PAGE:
Many transit agencies plan to automate their fare collection and limit the use of cash, with the goals of improving boarding and data collection while lowering operating costs. Yet about 10% of adults in the United States lack a bank account or credit card, and many either rely on restrictive cell-phone data plans or don’t have access to internet or a smartphone.
This webinar will present part of a larger research project exploring these issues in the cities of Denver, Colorado, and Eugene and Portland–Gresham, Oregon. In this part, we explore the tradeoffs between reducing cash acceptance, ridership and the costs of fare collection systems. How much does it save to reduce cash acceptance, verses ridership and equity impacts?
We will also present a cost-effectiveness framework that combines a qualitative and quantitative analysis and use this model to explore case scenarios in our three cities. The model shows that adding a retail network to facilitate fare payment as well as preserving cash acceptance on board buses through the farebox are highly effective solutions. The model is customizable for any agency and similar analyses can be run for different configurations of fare collection systems.
KEY LEARNING OUTCOMES
- The extent and dimensions of digital and...
This presentation introduces an innovative spatiotemporal analytical framework and web-based visualization platform developed by researchers at the University of Utah to assist transit agencies in identifying optimal deployment strategies for a battery-electric bus (BEB) system by using a combination of mathematical programming methods, GIS-based analysis, and multi-objective optimization techniques. The framework allows transit agencies to optimally phase in BEB infrastructure and deploy the BEB system in a way that can minimize the capital and operational cost of the BEB system while maximizing its environmental benefits (i.e., emission reduction).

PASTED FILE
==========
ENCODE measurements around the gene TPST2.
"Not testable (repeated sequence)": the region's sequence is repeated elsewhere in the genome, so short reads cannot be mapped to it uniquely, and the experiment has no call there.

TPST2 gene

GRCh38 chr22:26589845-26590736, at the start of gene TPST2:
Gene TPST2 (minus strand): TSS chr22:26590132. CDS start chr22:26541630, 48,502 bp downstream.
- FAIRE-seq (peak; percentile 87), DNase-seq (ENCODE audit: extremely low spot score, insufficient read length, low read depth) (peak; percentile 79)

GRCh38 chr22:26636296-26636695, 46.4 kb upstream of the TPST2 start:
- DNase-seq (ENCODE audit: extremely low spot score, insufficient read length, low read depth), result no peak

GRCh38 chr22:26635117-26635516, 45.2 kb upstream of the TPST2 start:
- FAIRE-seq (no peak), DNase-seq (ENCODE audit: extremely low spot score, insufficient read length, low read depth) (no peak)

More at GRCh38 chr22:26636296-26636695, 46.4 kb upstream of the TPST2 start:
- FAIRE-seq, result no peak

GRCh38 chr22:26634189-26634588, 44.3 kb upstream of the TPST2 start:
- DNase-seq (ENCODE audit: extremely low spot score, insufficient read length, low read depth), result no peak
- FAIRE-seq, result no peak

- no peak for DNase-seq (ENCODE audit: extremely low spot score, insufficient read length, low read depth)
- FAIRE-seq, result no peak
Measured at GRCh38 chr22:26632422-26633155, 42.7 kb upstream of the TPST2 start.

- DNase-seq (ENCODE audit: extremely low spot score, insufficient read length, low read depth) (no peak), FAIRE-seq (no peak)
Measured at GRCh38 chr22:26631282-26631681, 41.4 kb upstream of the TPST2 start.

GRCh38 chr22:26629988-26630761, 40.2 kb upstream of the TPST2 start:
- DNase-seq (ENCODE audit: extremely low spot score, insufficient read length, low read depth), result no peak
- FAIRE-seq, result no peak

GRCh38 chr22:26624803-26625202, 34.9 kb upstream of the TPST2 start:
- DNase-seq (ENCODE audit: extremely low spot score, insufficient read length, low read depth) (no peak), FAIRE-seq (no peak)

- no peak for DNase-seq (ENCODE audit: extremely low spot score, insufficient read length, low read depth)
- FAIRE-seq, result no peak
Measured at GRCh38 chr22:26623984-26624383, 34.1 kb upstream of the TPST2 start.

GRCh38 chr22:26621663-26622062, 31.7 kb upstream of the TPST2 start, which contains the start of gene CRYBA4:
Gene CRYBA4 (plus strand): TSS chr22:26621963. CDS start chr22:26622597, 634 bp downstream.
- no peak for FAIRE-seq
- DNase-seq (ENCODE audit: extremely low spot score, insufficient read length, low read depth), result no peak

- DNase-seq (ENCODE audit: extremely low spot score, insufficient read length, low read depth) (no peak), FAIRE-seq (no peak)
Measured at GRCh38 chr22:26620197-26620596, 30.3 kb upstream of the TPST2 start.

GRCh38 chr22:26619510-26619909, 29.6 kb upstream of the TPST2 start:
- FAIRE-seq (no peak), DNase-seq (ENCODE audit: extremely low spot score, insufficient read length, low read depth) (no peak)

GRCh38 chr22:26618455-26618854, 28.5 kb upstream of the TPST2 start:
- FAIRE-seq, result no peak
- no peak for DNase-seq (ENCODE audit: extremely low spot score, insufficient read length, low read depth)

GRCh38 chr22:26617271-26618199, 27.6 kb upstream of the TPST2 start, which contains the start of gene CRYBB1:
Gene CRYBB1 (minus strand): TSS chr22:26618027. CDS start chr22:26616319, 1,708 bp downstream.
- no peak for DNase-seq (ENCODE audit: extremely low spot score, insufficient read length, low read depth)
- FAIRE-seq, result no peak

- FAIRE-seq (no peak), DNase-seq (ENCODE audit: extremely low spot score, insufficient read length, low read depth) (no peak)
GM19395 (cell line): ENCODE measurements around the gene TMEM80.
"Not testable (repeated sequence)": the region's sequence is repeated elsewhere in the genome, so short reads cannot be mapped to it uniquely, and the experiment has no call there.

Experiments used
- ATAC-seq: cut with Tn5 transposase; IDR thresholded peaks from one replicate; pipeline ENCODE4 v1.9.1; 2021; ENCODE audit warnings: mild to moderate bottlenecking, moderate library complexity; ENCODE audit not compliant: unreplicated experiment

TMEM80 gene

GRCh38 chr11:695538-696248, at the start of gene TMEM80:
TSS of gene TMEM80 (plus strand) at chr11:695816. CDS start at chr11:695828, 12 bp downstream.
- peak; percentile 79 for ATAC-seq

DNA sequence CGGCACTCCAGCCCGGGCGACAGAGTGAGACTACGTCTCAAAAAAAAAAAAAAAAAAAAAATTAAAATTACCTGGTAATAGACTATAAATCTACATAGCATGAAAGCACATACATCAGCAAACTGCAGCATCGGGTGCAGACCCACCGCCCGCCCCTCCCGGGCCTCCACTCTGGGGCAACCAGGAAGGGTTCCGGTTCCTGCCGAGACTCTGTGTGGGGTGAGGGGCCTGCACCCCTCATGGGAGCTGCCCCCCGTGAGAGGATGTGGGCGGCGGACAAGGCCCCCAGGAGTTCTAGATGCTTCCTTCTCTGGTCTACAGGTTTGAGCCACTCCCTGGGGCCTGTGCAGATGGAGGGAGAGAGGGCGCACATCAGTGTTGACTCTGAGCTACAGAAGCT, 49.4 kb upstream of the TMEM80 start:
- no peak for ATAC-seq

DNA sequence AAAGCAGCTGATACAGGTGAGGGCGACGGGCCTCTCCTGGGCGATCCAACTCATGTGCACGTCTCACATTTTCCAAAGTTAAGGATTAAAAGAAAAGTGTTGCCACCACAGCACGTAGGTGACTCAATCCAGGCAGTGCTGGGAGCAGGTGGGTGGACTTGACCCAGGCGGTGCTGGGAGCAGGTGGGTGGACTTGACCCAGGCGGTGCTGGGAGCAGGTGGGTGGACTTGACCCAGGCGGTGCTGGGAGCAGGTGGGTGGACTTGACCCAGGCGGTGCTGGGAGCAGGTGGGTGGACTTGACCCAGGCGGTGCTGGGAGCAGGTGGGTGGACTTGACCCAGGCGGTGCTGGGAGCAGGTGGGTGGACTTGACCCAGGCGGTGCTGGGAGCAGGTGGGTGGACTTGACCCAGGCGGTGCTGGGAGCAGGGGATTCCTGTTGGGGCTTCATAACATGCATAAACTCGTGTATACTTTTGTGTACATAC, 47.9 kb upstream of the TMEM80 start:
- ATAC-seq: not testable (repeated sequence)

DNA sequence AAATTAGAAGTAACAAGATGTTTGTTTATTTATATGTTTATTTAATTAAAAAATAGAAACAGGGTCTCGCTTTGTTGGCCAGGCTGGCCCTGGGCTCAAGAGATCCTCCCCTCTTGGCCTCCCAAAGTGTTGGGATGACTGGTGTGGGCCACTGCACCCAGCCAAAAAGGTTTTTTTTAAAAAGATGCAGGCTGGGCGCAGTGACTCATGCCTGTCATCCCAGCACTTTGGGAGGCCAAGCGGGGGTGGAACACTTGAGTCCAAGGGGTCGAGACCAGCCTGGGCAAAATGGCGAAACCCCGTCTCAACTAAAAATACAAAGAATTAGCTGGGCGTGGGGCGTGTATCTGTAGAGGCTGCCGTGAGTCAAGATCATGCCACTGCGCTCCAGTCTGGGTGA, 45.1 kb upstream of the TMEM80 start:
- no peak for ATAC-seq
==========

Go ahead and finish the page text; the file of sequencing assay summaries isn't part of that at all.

KEY LEARNING OUTCOMES
- Introduction to a bi-objective spatiotemporal optimization model for the strategic deployment of BEBs to minimize the cost of purchasing BEBs, on-route and in-depot charging stations, and to maximize environmental equity for disadvantaged populations.
- The optimization considers the unique constraints imposed by BEB operations in a spatiotemporal fashion.
- We used empirical data to offer a potential framework that can be adopted or expanded by transit agencies to optimally deploy BEBs by accommodating multiple goals and objectives that the transit agencies set forth.
- The research could help transit agencies develop optimal deployment...
Hosted at Portland State University, this week-long day camp (free and open to any Oregon student entering the 9–12 grade) offers an immersive introduction to transportation careers and the workings of transportation systems in Portland. Learn more about this year's camp and apply here!
World Society for Transport and Land Use Research
The World Society for Transport and Land Use Research (WSTLUR) promotes the understanding and analysis of the interdisciplinary interactions of transport and land use, offers a forum for debate, and provides a mechanism for the dissemination of information. The Society organizes the World Symposium on Transport and Land Use Research. The first symposium was held in Whistler, Canada 2011, the second was held at Delft, The Netherlands in 2014, and the third took place in Brisbane, Australia in 2017. The next (virtual!) symposium is planned for 2021 in Portland, Oregon, in the United States.
Kelly Clifton serves as the interim Associate Vice President for Research and as a professor in the Department of Civil and Environmental Engineering at Portland State University. She holds an...Read more
Hosted at Portland State University, this week-long day camp (free and open to any female-identified Oregon student entering the 9–12 grade) offers an immersive introduction to transportation careers and the workings of transportation systems in Portland. Learn more about this year's camp and apply here!